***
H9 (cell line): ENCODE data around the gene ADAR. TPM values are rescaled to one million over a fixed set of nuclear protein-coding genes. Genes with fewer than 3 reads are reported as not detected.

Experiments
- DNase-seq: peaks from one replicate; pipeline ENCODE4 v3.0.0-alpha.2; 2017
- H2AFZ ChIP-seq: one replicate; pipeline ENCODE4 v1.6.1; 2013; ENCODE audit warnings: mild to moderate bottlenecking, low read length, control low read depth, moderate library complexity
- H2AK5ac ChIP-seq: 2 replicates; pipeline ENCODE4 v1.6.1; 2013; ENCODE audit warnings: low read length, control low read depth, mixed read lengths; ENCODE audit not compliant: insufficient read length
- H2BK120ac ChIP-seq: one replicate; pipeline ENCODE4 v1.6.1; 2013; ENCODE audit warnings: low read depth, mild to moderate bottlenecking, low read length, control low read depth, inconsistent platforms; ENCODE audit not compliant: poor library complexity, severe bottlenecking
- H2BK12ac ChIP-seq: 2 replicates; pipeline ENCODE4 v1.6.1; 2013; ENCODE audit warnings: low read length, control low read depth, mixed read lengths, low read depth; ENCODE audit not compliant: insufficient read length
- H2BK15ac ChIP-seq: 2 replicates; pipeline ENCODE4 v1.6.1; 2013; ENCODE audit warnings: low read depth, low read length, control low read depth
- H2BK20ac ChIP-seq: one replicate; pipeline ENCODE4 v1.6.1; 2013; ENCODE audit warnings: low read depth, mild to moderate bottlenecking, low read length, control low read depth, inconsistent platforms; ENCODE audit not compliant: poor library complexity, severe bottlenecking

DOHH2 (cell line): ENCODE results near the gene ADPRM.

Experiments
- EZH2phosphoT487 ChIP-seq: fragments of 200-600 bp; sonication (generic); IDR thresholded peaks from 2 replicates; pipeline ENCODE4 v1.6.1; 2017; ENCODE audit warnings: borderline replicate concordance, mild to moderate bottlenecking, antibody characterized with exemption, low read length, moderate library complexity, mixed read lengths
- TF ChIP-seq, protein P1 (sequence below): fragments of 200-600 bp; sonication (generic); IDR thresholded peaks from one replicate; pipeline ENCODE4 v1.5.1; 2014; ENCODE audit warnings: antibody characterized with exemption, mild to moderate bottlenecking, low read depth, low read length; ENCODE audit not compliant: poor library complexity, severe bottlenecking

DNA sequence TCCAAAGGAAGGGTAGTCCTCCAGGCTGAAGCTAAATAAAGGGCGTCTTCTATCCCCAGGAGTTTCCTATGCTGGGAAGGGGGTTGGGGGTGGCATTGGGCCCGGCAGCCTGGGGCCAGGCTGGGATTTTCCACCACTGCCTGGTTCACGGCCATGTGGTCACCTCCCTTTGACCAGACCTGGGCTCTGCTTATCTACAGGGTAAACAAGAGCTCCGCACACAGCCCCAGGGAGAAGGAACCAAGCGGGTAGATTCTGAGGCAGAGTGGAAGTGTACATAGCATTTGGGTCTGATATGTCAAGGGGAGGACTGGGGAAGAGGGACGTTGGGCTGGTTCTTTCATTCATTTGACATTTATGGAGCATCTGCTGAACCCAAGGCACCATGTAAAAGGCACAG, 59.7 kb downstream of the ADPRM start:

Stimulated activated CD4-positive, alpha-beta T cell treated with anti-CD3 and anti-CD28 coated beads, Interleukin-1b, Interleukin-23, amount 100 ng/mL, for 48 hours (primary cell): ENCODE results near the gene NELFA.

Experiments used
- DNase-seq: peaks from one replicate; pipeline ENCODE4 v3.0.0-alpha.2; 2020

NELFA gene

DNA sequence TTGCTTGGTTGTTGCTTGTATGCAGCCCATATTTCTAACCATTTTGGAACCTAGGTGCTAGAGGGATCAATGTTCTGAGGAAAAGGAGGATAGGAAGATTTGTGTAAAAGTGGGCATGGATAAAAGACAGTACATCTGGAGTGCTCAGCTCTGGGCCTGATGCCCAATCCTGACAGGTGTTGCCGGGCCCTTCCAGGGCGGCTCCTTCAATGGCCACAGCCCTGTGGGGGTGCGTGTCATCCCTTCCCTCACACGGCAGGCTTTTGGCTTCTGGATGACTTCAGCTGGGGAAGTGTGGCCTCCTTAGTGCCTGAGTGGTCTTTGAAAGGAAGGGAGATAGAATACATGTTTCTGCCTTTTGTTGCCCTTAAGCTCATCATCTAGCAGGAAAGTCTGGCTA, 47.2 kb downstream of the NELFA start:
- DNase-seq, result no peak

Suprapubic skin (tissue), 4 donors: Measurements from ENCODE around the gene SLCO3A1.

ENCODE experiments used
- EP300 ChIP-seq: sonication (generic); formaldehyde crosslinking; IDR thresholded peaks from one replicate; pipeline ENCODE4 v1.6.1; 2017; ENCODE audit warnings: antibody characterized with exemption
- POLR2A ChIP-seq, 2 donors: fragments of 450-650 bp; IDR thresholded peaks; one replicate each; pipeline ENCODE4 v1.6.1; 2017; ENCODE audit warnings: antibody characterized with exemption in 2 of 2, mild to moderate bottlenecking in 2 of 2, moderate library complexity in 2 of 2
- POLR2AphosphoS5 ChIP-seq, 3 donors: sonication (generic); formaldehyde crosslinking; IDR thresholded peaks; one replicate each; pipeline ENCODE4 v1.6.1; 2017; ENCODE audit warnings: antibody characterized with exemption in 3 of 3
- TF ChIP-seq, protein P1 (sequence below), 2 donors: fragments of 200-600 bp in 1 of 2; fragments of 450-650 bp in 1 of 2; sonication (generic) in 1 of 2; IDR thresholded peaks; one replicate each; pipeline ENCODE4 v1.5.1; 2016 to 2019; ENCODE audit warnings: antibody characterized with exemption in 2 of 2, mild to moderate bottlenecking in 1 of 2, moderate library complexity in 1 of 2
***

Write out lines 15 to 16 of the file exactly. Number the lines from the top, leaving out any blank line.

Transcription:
Stimulated activated CD4-positive, alpha-beta T cell treated with anti-CD3 and anti-CD28 coated beads, Interleukin-1b, Interleukin-23, amount 100 ng/mL, for 48 hours (primary cell): ENCODE results near the gene NELFA.

Experiments used